The Woman in Black

Momentum Pict./CBS Films (2012) 95 min. PG-13

Director: James Watkins

Screenplay: Jane Goldman; based on The Woman in Black by Susan Hill 

Cinematography: Tim Maurice-Jones; Editing: Jon Harris

Production Design: Kave Quinn; Set Decoration: Niamh Coulter

Costumes: Keith Madden

Score: Marco Beltrami

Stars: Daniel Radcliffe (Arthur Kipps), Ciarán Hinds (Sam Daily), Janet McTeer (Mrs. Daily), Liz White (Jennet), Sophie Stuckey (Stella Kipps), Misha Handley (Joseph Kipps), Jessica Raine (Nanny)

Standard-issue spook fare that never amounts to much but is still promisingly atmospheric in spots, distinguished by its unusual, turn of the century setting. Many horror movies are set in old dark houses, few on the other hand are set in the old, dark superstitious past itself which is odd since, for all our Amityville Horrors, I imagine most people still tend to psychologically associate ghosts and haunted houses with the Victorian past. The primary distinction of The Woman in Black lies in its being placed in that transitory time-frame when the horse and buggy era was making way for the mechanized age of the automobile. Continue reading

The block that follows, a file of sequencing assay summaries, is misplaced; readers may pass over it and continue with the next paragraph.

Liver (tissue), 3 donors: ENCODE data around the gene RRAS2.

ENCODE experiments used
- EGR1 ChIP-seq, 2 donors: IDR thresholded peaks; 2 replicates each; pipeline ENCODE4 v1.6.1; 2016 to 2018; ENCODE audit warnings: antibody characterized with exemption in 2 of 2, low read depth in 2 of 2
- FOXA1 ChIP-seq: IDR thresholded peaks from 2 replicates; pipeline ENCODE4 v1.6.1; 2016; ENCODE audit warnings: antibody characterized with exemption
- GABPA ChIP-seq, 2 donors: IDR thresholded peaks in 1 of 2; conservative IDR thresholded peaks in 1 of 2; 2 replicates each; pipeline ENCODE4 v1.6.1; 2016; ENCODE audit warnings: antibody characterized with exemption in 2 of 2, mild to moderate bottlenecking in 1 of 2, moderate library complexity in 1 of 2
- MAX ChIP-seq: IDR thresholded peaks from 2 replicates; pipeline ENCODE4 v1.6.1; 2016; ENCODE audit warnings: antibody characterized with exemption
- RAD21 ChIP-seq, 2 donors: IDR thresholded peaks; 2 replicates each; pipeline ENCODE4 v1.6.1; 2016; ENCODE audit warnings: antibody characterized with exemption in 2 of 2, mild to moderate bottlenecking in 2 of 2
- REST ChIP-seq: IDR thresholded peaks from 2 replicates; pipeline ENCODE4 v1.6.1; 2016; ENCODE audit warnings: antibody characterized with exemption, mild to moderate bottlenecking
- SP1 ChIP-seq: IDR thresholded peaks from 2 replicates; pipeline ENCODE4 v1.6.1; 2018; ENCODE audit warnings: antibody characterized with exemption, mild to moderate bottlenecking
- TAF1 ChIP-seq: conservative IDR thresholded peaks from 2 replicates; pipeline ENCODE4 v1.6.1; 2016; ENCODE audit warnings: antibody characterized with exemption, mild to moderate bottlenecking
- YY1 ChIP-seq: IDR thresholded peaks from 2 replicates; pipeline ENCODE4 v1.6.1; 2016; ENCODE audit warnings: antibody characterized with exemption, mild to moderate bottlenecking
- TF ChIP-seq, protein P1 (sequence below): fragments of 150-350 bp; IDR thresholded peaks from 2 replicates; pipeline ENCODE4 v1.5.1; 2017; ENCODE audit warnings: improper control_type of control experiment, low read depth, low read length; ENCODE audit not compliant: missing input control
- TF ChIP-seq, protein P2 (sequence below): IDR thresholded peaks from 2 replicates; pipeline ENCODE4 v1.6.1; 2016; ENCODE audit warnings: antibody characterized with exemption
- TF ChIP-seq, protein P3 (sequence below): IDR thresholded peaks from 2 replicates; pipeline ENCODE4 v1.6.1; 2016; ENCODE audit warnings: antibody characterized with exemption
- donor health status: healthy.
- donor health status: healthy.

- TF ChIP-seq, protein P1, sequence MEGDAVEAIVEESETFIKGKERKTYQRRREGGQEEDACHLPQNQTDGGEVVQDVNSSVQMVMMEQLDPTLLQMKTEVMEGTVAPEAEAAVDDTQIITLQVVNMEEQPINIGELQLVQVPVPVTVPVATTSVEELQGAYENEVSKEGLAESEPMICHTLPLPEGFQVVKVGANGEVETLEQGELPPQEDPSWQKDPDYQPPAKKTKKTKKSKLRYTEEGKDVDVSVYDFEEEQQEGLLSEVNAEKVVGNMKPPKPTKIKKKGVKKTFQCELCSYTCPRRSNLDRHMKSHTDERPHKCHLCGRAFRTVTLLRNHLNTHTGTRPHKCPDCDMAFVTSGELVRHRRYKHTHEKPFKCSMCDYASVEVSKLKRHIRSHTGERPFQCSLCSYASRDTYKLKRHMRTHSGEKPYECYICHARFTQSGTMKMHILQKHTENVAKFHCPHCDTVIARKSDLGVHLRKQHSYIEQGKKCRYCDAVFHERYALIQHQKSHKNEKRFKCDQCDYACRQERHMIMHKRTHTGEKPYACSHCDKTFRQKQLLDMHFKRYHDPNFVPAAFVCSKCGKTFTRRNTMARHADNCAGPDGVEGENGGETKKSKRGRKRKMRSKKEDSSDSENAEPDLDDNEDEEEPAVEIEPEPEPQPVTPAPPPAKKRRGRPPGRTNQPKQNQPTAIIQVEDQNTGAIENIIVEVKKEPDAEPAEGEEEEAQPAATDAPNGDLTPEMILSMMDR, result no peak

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Wrath of the Titans

Warner Bros. (2012) 99 min. PG-13

Director: Jonathan Liebesman

Screenplay: Dan Mazeau and David Leslie Johnson; Story: Greg Berlanti, David Leslie Johnson and Dan Mazeau; based on Clash of the Titans (1981) by Beverley Cross 

Cinematography: Ben Davis; Editing: Martin Walsh

Production Design: Charles Wood; Set Decoration: Lee Sandales

Costumes: Jany Temime; Score: Javier Navarrete

Stars: Sam Worthington (Perseus), Liam Neeson (Zeus), Ralph Fiennes (Hades), Rosamund Pike (Andromeda), Toby Kebell (Agenor), Édgar Ramírez (Ares), Bill Nighy (Hephaestus), Danny Huston (Poseidon)

This redundantly titled sequel to 2010’s Clash of the Titans opens with the narration of Zeus as he recaps events forgetful viewers need to be apprised of from the first film as if priming them for the latest installment of a chapter serial (Part 3 is currently in the works). For some reason all this is played out against images of cave paintings instead of the more age appropriate black silhouette figures that decorated Grecian urns and earthenware, and the confusing artistic choice associates the tale with an even earlier, Paleolithic time period than needs be.

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